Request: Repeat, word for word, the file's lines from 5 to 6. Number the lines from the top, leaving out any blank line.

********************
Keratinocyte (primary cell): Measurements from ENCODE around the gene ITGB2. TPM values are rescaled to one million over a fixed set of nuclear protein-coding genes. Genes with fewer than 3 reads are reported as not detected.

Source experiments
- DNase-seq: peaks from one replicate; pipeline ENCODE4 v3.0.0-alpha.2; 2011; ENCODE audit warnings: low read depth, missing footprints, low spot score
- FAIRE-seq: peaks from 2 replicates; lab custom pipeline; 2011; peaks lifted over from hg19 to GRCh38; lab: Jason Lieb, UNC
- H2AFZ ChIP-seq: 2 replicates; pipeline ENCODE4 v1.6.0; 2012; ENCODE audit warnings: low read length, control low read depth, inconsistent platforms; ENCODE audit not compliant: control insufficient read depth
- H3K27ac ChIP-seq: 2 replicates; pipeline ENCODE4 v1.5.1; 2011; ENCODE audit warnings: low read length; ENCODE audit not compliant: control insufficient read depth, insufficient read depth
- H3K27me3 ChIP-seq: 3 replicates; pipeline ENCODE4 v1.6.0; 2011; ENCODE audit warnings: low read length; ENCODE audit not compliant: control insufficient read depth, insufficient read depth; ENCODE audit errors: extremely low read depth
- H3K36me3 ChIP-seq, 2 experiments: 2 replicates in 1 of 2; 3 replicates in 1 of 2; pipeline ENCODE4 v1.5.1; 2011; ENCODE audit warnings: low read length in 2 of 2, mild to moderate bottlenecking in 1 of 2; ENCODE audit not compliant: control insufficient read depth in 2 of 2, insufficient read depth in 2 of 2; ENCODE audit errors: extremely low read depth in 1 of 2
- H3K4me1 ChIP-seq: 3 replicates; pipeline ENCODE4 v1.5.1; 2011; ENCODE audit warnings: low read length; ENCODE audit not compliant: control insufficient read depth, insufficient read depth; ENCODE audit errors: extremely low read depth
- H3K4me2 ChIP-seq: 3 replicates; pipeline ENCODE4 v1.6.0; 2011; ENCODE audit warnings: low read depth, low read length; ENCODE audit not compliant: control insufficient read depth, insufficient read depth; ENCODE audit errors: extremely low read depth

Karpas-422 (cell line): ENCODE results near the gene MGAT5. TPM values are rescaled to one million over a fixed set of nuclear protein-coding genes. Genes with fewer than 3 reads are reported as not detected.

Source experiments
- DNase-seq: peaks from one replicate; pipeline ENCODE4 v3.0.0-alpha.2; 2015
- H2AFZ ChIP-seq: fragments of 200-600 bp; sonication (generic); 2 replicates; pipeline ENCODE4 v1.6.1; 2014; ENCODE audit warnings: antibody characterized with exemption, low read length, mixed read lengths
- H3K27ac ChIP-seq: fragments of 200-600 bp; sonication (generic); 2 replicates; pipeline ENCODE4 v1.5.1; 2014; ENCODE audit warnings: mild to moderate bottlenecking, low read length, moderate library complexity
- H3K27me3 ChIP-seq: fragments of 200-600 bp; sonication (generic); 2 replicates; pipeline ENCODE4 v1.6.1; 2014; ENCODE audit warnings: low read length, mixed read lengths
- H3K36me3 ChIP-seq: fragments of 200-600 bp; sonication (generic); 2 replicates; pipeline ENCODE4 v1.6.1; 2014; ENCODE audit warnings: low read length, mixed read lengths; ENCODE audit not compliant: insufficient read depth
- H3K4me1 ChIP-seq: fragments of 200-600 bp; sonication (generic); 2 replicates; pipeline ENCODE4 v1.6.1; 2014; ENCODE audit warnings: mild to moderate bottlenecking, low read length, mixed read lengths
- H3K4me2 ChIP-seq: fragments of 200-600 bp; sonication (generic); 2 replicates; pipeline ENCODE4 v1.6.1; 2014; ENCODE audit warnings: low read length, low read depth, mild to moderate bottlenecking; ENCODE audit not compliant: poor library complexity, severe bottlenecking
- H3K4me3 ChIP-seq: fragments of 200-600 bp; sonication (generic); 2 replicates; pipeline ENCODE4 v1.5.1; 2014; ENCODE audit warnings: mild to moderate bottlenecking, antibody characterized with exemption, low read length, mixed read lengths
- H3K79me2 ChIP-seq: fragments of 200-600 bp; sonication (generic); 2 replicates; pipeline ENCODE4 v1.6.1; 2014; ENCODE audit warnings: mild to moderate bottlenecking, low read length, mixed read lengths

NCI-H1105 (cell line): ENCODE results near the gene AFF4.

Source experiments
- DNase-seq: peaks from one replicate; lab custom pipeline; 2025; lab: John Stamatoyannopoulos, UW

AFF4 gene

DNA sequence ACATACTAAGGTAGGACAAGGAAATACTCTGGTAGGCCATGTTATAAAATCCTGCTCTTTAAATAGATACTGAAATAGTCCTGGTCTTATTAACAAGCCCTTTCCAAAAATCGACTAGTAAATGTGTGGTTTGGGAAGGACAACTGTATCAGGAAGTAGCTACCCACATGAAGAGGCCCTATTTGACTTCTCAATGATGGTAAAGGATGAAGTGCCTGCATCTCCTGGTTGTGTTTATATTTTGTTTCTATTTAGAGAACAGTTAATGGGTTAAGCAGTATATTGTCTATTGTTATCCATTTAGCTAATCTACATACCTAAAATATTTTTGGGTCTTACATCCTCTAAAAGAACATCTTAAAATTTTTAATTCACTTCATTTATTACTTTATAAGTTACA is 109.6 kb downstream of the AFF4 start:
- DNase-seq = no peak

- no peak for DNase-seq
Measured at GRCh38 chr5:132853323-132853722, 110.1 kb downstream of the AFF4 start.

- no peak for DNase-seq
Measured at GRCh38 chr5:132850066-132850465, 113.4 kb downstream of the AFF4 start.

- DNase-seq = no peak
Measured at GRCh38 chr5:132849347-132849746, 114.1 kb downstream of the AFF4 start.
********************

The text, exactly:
- H2AFZ ChIP-seq: 2 replicates; pipeline ENCODE4 v1.6.0; 2012; ENCODE audit warnings: low read length, control low read depth, inconsistent platforms; ENCODE audit not compliant: control insufficient read depth
- H3K27ac ChIP-seq: 2 replicates; pipeline ENCODE4 v1.5.1; 2011; ENCODE audit warnings: low read length; ENCODE audit not compliant: control insufficient read depth, insufficient read depth